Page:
Economics And Negotiations: Not Always Cut And Dry

One of the ongoing challenges related to examining orchestra negotiation issues is taking something with a relatively large number of dynamic variables and editing it down to point where you don’t need intimate knowledge of multiple components in order to identify and understand the related issues. Some topics are better suited to this than others while some are stubbornly immune. Case in point, the recent unemployment benefit negotiation brouhaha in Richmond, VA.

On 2/3/2012, Aaron Andersen posted an excellent comment to an article about the Richmond Symphony Orchestra’s (RSO) growing labor animosity; what makes the comment so valuable is it is one of the better examples I’ve come across that demonstrates just how deep some of these waters are.

At 403 words, Anderson’s comment is just about as concise as can be on a topic such as this while still offering something of value to nearly every reader. It not only covers the math but how it applies to the dynamic environment of negotiations; which, in turn, is tied to overall labor relations, which is a critical factor in determining institutional health.

In the end, Anderson doesn’t attempt to justify whether or not the RSO’s decision to cut its budget is the right thing to do; instead, it examines the dynamic impact of one method the organization utilized to implement those cuts and how they might be counterproductive.

In short, process matters and you can’t expect much good to come from an applying an overly static analysis to something as dynamic as labor relations and debt management.

Andreson’s comment is such a gem; I’m going to post it here, unedited.

First of all, the RSO Board and Management should have gotten their economics and Negotiation 101 right. From the excerpt of the newspaper article you posted here: [source link].

“The Richmond Symphony pays its unemployment insurance out of pocket to the tune of about $70,000 a year, he said. But the bulk of the Virginia Symphony’s claims go directly through the state’s system, funded with taxpayer dollars.”

Unless I’m reading that wrong, or unless the journalist got it wrong, which is possible, the RSO pays $70K per year, but the musicians get more than that in benefits. In other words, the tax payers are subsidizing the fact that the RSO is a 38 week orchestra, instead of a 52 week orchestra. Offloading a portion of employee compensation to taxpayers is a good thing for the RSO management, a pretty sweet deal for the musicians AND the administration, and now they’re trying to end it! I’m having trouble swallowing my scorn, here, really.

Even if the comparison to teachers is appropriate (and that can be debated–I don’t know how much Richmond teachers are paid, but it is quite possibly more than $33-44K per year), that doesn’t change the fact that it is an economically foolish move to reduce your costs $5 by reducing your employees’ wages $10. They have asked the Virginia legislature to remove a subsidy to their own employees.

As counter-intuitive as it may sound, a better way to reduce costs by $70K would have actually been to cut total orchestra compensation by $70K. It might be harder to negotiate such a cut than to lobby for legislation, maybe, but the musicians would be better off than if this legislative change goes forward.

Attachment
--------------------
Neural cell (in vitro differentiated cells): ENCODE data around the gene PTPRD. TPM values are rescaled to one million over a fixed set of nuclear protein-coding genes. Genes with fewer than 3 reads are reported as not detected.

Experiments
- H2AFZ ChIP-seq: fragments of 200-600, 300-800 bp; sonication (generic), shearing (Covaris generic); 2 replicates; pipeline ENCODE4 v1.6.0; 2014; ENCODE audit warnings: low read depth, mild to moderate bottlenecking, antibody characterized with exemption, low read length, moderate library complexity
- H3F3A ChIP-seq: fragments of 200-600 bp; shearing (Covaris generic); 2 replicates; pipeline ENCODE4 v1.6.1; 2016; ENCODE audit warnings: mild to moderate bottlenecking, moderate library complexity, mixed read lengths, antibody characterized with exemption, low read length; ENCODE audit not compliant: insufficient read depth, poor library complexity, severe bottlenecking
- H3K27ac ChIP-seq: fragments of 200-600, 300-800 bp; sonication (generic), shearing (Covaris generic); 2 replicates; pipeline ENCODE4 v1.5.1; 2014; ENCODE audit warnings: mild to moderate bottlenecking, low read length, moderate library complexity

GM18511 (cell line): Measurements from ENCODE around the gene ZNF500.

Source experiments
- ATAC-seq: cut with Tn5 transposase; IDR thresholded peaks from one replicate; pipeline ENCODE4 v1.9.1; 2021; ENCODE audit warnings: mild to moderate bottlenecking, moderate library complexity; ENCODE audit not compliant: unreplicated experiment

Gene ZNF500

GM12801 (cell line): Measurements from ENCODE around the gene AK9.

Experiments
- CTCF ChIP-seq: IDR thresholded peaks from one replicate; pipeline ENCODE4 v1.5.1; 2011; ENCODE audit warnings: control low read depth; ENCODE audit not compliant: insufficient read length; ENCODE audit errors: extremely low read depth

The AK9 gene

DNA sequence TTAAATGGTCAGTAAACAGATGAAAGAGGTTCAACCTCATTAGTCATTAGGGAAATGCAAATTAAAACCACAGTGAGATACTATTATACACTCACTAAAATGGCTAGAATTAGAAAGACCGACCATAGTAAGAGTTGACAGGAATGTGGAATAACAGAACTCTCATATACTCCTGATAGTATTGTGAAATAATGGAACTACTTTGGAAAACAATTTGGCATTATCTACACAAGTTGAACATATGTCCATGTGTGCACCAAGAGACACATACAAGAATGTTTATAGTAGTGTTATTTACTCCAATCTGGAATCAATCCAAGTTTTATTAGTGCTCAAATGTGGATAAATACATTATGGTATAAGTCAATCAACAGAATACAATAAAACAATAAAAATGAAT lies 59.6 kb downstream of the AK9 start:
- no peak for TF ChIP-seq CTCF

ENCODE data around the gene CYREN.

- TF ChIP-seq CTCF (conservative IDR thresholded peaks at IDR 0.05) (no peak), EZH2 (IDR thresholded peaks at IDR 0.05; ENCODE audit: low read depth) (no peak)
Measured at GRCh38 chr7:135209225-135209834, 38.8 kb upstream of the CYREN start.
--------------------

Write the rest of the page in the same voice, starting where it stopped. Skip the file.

From a negotiations perspective, the administration has tried to get the musicians to give up something that has more value to the musicians than it has to the administration. Dumb, dumb, dumb. Except they are going around the musicians, and trying to change the environment of the negotiations instead. Do they really now expect the musicians NOT to ask for higher pay to offset any lost unemployment compensation?

Another thing, and I assume this is the fault of the orchestra… The fact that no discussion of financial issues can happen outside of the negotiations process means that this information will NEVER be discussed objectively and rationally. It’s only going to be discussed in an adversarial situation. Good luck with that.

About Drew McManus

"I hear that every time you show up to work with an orchestra, people get fired." Those were the first words out of an executive's mouth after her board chair introduced us. That executive is now a dear colleague and friend but the day that consulting contract began with her orchestra, she was convinced I was a hatchet-man brought in by the board to clean house.

I understand where the trepidation comes from as a great deal of my consulting and technology provider work for arts organizations involves due diligence, separating fact from fiction, interpreting spin, as well as performance review and oversight. So yes, sometimes that work results in one or two individuals "aggressively embracing career change" but far more often than not, it reinforces and clarifies exactly what works and why.

In short, it doesn't matter if you know where all the bodies are buried if you can't keep your own clients out of the ground, and I'm fortunate enough to say that for more than 15 years, I've done exactly that for groups of all budget size from Qatar to Kathmandu.

For fun, I write a daily blog about the orchestra business, provide a platform for arts insiders to speak their mind, keep track of what people in this business get paid, help write a satirical cartoon about orchestra life, hack the arts, and love a good coffee drink.

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